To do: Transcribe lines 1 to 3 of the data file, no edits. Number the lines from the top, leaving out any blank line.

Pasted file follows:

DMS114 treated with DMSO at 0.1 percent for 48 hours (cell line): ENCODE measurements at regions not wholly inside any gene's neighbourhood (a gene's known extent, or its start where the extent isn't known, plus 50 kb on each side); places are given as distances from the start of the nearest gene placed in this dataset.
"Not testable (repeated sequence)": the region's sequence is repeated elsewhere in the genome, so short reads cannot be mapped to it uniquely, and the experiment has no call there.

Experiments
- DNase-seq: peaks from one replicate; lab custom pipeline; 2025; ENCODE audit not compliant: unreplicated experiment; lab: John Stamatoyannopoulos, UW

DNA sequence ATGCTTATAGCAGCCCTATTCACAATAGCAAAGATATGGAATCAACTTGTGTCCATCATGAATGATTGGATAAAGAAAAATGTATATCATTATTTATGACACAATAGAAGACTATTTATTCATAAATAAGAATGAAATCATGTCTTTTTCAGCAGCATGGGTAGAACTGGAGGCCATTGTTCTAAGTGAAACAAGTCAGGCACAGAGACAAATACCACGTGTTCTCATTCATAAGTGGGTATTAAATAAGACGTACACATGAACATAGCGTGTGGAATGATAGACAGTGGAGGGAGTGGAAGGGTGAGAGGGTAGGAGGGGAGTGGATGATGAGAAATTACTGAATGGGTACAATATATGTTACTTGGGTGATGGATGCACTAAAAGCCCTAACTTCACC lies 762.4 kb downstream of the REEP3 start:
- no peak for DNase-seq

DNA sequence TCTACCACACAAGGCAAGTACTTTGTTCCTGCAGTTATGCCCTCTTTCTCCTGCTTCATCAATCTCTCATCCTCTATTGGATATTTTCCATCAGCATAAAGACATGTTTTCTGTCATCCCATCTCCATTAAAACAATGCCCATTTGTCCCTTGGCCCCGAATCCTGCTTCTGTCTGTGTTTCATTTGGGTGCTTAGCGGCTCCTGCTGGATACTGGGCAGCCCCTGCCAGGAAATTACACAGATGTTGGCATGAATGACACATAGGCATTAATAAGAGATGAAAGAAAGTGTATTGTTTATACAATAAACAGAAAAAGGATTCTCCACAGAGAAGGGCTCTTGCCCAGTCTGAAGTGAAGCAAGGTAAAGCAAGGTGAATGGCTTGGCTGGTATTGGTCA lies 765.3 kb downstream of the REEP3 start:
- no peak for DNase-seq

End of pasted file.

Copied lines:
DMS114 treated with DMSO at 0.1 percent for 48 hours (cell line): ENCODE measurements at regions not wholly inside any gene's neighbourhood (a gene's known extent, or its start where the extent isn't known, plus 50 kb on each side); places are given as distances from the start of the nearest gene placed in this dataset.
"Not testable (repeated sequence)": the region's sequence is repeated elsewhere in the genome, so short reads cannot be mapped to it uniquely, and the experiment has no call there.

Experiments